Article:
The upward trajectory in wholesale beef prices is beginning to slow as we transition into the spring quarter. The choice cutout has declined a little over $3/cwt after topping $259/cwt in late April. At this juncture, it appears that domestic demand has weakened modestly in the near term (although remaining strong by historical standards). For the week ending May 8, 2015, the choice cutout value was priced 13 percent higher than the previous year and 24 percent above the 3-year average.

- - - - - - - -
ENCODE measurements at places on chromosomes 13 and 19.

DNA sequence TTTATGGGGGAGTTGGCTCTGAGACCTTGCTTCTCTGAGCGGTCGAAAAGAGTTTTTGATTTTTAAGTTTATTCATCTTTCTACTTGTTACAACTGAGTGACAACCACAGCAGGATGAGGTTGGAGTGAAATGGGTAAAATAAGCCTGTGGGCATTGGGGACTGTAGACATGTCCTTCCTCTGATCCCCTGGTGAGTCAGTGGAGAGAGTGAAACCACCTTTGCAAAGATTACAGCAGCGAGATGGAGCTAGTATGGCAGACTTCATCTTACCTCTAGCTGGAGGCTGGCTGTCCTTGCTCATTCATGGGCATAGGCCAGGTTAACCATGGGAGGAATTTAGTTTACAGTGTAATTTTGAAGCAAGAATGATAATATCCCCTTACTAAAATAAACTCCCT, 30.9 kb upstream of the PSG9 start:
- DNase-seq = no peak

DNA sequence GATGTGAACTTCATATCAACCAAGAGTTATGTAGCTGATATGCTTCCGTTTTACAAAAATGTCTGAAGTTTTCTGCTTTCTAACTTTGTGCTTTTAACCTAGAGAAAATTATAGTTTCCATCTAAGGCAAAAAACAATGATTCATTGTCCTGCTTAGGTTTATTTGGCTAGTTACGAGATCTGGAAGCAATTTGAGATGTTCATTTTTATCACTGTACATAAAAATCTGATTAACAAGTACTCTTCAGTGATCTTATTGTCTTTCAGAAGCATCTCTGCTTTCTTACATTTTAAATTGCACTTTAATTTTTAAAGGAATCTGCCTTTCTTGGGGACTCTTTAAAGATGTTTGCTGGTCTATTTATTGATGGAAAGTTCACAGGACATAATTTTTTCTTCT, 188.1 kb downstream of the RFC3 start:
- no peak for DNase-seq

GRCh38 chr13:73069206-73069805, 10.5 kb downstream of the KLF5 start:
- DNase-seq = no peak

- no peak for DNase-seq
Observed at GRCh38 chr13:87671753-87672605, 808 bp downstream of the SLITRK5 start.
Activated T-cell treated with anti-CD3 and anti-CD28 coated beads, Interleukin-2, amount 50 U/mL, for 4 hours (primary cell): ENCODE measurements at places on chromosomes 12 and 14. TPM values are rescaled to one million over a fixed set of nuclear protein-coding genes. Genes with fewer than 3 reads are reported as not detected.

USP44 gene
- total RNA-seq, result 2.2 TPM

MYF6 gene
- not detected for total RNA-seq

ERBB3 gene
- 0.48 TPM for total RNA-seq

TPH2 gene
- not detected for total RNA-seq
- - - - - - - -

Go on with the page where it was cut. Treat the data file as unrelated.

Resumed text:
It is also important to consider the supply-side implications of current market dynamics. On a year-over-year basis, weekly cattle slaughter remains lower than 2014; however, in the short term, weekly kills have expanded from unusually tight levels in late March and early April. Packer margins have improved, providing an incentive to slaughter more animals even though live cattle prices remain relatively high. Increasing weekly kill numbers—in conjunction with historically heavy dressed weights— has led to the decline in wholesale beef prices. On the other hand, in the midst of tumbling prices, AMS marketing data reports that weekly load counts have been increasing since early March.